by Nina Ballantyne, CAS Social Justice policy manager.
This article was first published in the Herald on 15 July 2020.
In recent weeks we’ve been setting out how people must be at the centre of the Covid-19 recovery. Adequate housing is a human right and fundamental in preventing and addressing ill health.
Unfortunately, even before the pandemic too many people in Scotland did not have access to safe, warm, affordable housing, and some had no fixed roof over their head at all.
Citizens Advice Bureaux around Scotland regularly supported people struggling with mortgage payments, dealing with their letting agent, getting their housing association to carry out repairs, or navigating the labyrinthine homelessness system.
Housing has always been one of our most common advice areas. It is often part of the wider hardship that comes with trying to budget on a low income, or having your physical and mental health affected by the behaviour of bad neighbours, letting agents or landlords.
But housing charities and advice organisations like ourselves have worked with Scottish and local government, housing associations and private landlords to highlight housing issues and the need to tackle them, with significant progress since 1999.
Right-to-buy and short-term lets squeezed affordable housing supply, so the Scottish Government ended the former and committed to improving regulation for the latter.
Good landlords and letting agents, infuriated by the bad practice of others, have welcomed new regulations in the private rented sector that give tenants more rights, make letting agent fees illegal and improve transparency.
Higher standards in accommodation for homeless people and fewer barriers to support were also due to come into force. The conclusions of the extensive Housing to 2040 consultation, and the recommendations of the Homelessness and Rough Sleeping Action Group should have been coming to fruition this year as well.
The emergency response to Covid-19 has understandably paused some of this progress, and our own data shows the devastating impact of redundancies, reduced hours and the shortcomings of Universal Credit. Housing advice has started to increase in the last two months.
Within that, advice on the private rented sector (PRS) increased particularly. Advice on rents has overtaken repairs issues as the most common PRS advice area. But the crisis has also shown that we can and should be more ambitious. Even with variable quality, every rough sleeper in Scotland was given access to accommodation almost overnight at the start of lockdown. Community groups, charities, the public sector and local businesses have worked together to keep huge numbers of people fed and connected.
As restrictions ease for some of us, what kind of Scotland do we want to emerge from lockdown?
What do we want back, and what should we refuse to accept ever again? Good housing helps to keep us safe, healthy and happy.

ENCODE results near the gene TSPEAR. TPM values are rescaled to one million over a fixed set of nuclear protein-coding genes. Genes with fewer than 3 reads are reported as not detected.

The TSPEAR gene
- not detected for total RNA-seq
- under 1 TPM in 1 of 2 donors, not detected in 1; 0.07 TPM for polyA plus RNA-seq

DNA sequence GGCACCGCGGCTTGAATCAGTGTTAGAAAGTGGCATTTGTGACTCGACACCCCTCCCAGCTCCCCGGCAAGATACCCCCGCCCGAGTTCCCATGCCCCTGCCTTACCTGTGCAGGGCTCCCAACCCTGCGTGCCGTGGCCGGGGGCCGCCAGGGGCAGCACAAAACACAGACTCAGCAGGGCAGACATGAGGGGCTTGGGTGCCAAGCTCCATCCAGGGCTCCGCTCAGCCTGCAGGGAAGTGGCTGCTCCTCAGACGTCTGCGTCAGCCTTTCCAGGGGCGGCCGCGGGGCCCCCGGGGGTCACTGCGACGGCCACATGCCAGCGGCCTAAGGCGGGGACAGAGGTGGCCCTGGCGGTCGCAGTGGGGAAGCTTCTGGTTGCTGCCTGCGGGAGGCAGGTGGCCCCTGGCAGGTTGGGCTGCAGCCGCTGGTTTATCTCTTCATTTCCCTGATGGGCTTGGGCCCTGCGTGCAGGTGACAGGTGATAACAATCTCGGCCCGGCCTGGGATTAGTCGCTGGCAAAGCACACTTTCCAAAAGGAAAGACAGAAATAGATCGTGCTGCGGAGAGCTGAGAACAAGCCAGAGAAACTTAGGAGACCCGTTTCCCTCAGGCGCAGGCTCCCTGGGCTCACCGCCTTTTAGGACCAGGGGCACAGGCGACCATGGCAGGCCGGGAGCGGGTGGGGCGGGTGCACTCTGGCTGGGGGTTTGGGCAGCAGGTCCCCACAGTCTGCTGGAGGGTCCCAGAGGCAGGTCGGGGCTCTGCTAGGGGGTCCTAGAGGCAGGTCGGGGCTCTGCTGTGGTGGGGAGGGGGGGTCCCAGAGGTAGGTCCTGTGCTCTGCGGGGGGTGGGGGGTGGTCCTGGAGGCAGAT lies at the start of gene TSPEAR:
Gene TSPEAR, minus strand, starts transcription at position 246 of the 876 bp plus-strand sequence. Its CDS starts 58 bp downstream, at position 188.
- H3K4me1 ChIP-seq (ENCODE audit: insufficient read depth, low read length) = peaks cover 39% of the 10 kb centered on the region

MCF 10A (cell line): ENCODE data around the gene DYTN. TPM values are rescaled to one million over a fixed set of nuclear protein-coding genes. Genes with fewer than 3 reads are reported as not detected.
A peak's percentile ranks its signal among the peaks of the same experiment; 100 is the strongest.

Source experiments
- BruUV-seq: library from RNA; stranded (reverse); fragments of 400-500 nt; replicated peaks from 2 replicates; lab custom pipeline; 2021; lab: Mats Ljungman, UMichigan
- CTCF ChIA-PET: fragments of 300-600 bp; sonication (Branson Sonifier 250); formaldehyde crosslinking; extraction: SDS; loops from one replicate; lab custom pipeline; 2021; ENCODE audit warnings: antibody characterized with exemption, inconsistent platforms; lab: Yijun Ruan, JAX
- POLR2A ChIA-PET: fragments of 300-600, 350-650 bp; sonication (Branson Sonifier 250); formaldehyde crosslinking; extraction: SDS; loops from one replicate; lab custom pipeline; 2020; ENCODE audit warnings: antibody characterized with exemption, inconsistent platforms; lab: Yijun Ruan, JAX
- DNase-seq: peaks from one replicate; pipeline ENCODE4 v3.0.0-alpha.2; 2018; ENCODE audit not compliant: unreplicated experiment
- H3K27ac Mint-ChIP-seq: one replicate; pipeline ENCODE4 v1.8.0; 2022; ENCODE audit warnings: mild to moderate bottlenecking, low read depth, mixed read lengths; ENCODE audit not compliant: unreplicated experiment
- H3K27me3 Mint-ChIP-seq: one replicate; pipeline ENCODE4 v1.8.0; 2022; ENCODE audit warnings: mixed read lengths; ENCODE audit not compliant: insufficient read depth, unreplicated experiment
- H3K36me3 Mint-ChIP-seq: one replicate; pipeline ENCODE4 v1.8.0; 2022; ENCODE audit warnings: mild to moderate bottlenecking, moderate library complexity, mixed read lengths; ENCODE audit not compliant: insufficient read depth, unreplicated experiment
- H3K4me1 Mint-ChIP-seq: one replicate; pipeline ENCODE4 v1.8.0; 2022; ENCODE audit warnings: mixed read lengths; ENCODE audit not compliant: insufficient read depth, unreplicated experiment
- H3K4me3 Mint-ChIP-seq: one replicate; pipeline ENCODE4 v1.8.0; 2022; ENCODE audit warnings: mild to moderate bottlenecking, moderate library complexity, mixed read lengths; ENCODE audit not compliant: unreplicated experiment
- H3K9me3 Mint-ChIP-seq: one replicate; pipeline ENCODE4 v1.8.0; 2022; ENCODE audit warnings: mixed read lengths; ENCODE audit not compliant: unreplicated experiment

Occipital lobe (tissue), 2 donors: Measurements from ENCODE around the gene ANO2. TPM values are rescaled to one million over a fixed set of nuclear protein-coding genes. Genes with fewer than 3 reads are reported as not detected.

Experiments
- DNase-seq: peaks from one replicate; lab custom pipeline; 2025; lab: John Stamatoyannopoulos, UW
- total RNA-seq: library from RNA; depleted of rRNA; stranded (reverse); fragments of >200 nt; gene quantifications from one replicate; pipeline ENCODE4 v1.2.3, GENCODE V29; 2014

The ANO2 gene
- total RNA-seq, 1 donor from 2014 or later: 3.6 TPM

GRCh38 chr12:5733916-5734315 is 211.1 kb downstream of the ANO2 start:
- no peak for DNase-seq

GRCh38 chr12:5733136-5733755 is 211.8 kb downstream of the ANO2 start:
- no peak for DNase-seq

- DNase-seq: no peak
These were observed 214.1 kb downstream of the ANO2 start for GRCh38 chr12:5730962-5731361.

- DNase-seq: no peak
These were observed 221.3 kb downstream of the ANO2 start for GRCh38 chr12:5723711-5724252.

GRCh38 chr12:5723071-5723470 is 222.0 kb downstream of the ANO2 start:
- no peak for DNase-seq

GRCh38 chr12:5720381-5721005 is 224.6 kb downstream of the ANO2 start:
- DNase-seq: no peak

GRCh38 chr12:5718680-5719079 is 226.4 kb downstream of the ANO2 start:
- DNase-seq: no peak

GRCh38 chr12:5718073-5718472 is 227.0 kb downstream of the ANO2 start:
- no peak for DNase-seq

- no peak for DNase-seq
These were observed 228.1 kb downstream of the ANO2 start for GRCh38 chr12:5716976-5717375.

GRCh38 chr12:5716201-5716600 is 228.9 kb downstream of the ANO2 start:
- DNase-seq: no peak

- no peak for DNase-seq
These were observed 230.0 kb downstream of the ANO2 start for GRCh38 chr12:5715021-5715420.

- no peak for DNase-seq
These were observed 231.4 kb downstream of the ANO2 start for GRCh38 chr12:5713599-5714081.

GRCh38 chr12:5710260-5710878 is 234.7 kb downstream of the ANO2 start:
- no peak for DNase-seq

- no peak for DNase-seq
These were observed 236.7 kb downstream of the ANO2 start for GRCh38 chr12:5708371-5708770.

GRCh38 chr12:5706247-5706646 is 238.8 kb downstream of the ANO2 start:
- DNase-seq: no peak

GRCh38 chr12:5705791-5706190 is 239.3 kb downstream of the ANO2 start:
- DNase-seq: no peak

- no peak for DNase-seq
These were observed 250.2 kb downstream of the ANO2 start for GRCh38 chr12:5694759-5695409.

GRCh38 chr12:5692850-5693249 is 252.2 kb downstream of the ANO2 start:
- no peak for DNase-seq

Bad housing, and bad housing systems, cause poverty and ill health, worsen inequality and prevent Scotland reaching its potential.
Our immediate priority must be to prevent any slip backwards in what has been achieved.
Government, councils, housing association and landlords must collaborate to ensure current temporary accommodation is a gateway to a permanent home, not an endless cycle of moves, sofa-surfing, rough sleeping and disruption.
Anyone who needs help to pay their rent must get it.
Any eviction on the basis of rent arrears is a failure to support someone in need, and for most Universal Credit and Discretionary Housing Payments should prevent this.
New pre-action requirements and guidance for tribunal proceedings will also make it clear that private landlords have a responsibility to help their tenants through this crisis, as we know many are already doing.
And as we look beyond the immediate crisis, CAS is thinking about what we want to see more of in the housing system, and what we want to see less of. More transparency in the private rented sector can only be a good thing. Most tenants (myself included) have a horror story to tell, so increased data on rent levels and housing conditions will show up bad landlords and highlight good landlords.
More truly affordable housing options across all sectors will mean people not having to fork out huge amounts of their income on mortgage payments or rent.
When it comes to debt, we want to see a more preventative approach. Being behind on rent, mortgage payments, council tax or other bills is a sign that you need support, not aggressive harassment for money you don’t have.
Fewer draughty, hard to heat homes will mean fewer people vulnerable to Covid-19 and other respiratory conditions, particularly as we edge closer to winter. There is appetite in government and across a range of private and civil society organisations to make our right to adequate housing a reality; to make the system fairer and reduce inequality. All we need to do is be brave and ambitious when it’s time for decisions to be made.